Gibson recalled, “We salvaged the first aid kit from the control room and gave the wounded shots of morphine. Then I called down to the fantail for a fire hose.” With help from sailors who had climbed onto the roof of turret three, a hose was attached to a light line and tossed up to the platform. It didn’t carry much water. It sputtered and went dead.

“Without a word,” Gibson wrote, “Seaman Barker went down the hot ladder to the flaming launches and hacked off a heavy coil of rope. Machine-gun ammunition exploded around him, but he got back up with only minor burns.” The improvised zip line had been singed badly enough to call its utility into question. Unsure of its strength, they puzzled how best to test it and finally settled on a coldly pragmatic method underwritten by a difficult moral calculus: They decided to try it on the worst of the wounded. An unconscious sailor was attached to the line and sent on his way, sliding down toward the roof of turret three. “He could not have been more than ten feet down,” Wade Johns recalled, “when the line went slack in our hands and we heard the crunching sound of his body after he fell that last forty feet.

“We checked every foot of the remaining line. We knotted it around the burned segments, checked again, and then began the successful lowering of the wounded, one by one.”

The Astoria was divided in two by a valley of fire amidships. About 150 men were trapped on the fantail. They could get no word of their shipmates in the forward stations. With the fires amidships walling them off, they doubted there could be any survivors. “We sat there while the fire roared amidships and our ammunition was blowing up,” Gibson wrote. “We were sure all hands forward were dead, while they never dreamed that anyone could have survived the fire aft.” Wounded men were being saved in unlikely ways, in some cases delivered topside through large gashes opened up by the impact of enemy shells.

The Astoria’s bridge had an enormous section shot away, and her scorched hangar area was blackened. Her most threatening wounds were eight large shell holes located just above the torpedo belt on her starboard side. She was holed but seaworthy, and though many of her rivets were weepy, the larger penetrations were well plugged from within. As long as the port list could be controlled, the volume of water shipping in would not be fatal.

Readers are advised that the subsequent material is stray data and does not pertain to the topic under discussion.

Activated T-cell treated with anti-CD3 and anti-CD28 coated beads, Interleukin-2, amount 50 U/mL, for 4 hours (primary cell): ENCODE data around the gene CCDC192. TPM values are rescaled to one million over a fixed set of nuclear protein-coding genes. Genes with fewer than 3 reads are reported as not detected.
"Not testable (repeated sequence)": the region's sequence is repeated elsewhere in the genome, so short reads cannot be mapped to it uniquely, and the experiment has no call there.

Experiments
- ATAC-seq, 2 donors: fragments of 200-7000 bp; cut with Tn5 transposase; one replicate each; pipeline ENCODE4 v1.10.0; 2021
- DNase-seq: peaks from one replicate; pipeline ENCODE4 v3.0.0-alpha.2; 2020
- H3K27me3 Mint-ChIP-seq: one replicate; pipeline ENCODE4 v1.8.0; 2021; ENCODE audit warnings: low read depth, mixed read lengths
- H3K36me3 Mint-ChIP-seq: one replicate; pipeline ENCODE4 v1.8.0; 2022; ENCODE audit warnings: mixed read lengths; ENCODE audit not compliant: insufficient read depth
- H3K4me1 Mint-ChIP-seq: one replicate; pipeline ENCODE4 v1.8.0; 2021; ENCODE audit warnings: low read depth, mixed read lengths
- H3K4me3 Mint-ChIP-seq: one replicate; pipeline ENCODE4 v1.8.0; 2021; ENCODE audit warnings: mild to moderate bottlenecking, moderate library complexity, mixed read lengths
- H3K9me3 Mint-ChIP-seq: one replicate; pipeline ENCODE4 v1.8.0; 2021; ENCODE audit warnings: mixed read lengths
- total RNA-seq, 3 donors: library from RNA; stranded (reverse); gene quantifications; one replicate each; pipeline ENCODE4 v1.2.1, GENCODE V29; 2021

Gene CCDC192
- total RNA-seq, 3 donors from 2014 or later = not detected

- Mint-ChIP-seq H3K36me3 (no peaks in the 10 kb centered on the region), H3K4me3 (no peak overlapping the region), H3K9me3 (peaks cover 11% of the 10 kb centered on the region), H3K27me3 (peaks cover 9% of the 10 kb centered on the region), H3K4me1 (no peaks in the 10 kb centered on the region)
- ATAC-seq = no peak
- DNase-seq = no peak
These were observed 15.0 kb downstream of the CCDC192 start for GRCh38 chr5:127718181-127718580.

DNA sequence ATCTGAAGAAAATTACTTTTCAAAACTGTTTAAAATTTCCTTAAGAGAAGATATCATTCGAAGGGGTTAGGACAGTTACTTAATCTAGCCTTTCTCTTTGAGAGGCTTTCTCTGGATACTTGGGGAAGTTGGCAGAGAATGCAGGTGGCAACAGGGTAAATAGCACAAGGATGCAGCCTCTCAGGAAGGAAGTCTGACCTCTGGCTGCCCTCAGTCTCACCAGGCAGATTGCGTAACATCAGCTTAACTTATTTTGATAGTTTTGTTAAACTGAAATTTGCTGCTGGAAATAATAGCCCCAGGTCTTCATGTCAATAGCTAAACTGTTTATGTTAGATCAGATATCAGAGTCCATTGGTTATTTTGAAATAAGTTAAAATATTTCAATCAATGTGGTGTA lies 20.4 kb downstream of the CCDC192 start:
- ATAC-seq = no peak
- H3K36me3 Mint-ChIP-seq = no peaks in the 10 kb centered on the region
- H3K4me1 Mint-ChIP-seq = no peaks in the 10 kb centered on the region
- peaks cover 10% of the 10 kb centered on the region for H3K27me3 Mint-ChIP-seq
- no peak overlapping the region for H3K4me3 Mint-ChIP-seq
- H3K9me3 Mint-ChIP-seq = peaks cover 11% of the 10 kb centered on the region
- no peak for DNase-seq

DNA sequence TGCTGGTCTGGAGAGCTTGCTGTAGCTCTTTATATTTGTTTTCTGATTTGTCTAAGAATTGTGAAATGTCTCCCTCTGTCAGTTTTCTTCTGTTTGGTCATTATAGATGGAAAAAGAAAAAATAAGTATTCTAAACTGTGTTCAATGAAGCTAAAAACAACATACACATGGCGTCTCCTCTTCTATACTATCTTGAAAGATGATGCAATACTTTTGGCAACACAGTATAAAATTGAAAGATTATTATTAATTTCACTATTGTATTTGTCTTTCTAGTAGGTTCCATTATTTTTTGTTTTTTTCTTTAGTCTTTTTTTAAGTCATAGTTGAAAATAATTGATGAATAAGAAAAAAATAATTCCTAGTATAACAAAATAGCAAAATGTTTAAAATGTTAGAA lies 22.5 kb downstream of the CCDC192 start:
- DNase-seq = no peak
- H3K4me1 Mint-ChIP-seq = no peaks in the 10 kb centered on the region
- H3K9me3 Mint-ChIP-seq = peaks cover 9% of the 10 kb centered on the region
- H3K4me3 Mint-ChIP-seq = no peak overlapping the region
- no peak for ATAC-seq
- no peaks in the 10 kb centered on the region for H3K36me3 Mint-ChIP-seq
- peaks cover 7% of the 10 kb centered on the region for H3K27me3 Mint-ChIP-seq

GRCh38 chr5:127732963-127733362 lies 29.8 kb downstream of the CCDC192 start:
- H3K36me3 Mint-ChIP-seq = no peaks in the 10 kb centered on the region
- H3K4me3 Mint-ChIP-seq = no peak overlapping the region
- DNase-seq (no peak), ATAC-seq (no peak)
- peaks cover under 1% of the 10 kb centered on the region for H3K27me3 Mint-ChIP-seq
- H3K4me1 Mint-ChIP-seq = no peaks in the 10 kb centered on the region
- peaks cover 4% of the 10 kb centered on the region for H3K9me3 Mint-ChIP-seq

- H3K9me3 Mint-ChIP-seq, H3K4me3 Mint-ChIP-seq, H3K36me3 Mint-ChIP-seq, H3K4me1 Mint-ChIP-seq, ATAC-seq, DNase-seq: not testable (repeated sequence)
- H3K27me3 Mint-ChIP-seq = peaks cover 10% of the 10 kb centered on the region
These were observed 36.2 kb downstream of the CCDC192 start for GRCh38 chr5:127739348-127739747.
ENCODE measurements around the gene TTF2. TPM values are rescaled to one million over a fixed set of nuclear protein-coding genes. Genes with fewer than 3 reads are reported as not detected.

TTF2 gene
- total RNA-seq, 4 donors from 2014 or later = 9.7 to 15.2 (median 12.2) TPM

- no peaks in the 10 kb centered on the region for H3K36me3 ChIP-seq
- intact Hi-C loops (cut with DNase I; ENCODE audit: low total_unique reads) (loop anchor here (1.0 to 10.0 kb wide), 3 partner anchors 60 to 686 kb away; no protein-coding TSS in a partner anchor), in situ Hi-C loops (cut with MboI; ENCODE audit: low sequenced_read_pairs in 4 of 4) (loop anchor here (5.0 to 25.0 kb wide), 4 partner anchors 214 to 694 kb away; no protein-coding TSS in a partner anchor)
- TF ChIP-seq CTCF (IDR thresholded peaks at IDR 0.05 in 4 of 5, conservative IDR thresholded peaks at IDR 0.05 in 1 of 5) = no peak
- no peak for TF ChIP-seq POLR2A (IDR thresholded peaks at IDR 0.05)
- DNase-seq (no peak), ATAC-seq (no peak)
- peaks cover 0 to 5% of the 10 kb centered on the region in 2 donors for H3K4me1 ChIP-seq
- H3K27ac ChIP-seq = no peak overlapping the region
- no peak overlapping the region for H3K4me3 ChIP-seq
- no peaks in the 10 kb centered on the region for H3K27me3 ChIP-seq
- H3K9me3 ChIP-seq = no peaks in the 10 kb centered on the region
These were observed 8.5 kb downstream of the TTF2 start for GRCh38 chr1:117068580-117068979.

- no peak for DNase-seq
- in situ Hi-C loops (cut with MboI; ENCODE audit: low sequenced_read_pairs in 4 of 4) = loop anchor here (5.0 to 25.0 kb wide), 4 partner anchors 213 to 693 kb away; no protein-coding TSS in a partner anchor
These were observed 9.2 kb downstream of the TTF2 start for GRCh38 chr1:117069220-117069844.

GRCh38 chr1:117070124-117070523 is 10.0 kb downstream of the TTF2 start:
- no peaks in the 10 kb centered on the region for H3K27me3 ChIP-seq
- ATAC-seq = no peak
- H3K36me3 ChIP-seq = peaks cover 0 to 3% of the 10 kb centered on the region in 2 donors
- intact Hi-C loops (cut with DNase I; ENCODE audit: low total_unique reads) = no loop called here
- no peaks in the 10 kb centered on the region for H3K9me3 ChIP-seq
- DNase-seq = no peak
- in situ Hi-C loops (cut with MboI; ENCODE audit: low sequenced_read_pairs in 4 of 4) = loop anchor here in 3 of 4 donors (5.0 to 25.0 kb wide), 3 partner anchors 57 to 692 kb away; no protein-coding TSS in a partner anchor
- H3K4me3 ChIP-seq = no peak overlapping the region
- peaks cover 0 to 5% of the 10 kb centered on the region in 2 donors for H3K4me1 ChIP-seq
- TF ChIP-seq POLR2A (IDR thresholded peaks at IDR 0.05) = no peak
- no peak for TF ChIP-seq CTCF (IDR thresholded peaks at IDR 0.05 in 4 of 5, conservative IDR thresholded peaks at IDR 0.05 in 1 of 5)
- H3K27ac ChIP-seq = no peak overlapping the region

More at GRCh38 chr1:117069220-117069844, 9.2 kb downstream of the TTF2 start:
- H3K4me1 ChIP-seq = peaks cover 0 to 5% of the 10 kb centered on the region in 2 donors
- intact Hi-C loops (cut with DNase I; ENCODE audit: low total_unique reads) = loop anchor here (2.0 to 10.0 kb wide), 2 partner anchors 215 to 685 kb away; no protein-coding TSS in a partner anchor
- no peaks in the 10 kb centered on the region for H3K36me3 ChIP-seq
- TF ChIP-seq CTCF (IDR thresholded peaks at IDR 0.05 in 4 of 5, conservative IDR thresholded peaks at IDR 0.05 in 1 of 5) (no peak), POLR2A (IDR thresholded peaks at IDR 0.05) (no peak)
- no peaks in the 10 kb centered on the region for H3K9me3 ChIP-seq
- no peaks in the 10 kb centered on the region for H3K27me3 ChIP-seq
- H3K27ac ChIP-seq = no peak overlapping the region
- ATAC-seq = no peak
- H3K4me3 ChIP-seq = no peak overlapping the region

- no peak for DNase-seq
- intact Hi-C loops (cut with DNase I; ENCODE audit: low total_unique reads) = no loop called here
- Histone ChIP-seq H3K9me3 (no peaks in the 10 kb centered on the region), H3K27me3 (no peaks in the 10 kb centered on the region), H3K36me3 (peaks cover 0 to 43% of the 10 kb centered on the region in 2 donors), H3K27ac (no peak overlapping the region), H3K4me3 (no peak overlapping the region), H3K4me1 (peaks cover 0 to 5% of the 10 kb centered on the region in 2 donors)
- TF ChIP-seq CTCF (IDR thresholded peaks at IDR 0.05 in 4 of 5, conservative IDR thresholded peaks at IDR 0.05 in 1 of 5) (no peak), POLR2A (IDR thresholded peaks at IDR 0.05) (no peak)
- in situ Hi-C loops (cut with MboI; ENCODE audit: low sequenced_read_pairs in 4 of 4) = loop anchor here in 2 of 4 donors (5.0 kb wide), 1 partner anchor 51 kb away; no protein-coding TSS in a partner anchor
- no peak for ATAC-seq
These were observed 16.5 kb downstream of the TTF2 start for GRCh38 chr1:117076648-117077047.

Chaplain Bouterse, seated on the fantail, was dangling his legs over the side and resting them on the welded letters spelling the name of his ship. There came a drizzle of rain and he welcomed its coolness. The water below his feet was obsidian and foreboding, lit only by the flicker of flames and the little splashes of light that came whenever debris, cast by explosions into the sea, disturbed the plankton and stirred them to a momentary green glow. Here and there fuzzy iridescent streaks were swirled up by the baleful wakes of shark fins.

Contemplating a world without a USS Astoria, Bouterse found he could not take his eyes from a ghastly sight. “One of our crew had been killed at his battle station at After Control, the tall superstructure just abaft the hangar, which contained some of our fire control equipment. His body had caught on the rail and was hanging there. The fire from below was coming closer and closer to him as I watched transfixed.

“I know I wasn’t the only one of that group of dazed survivors who noticed our shipmate’s body slowly shrinking as the flames consumed it. The thought never crossed my mind that I should try to climb up and pull that body down, and no one else moved either … a funeral pyre seemed symbolically appropriate in the last moments of our ship’s existence, and, for all we knew, ours. One must only watch in dignified silence and say farewell.”

One sailor who was sent below to find some life jackets returned with a box of cigars. Bouterse knew the kid. He had been trying to teach him to read and write. As he offered smokes to men clustered around turret three, the kid swelled a little, as if he knew he had won a small battle. He shouted to the chaplain, “Hey, man, I just made chief the hard way!” The sight of this sailor, cocky despite the circumstances, struck Bouterse in the heart. “I was back in a more familiar world where sailors could do crazy things like that, throwing the butchery of battle right back into the face of the enemy.… The bitter laughter tasted good.”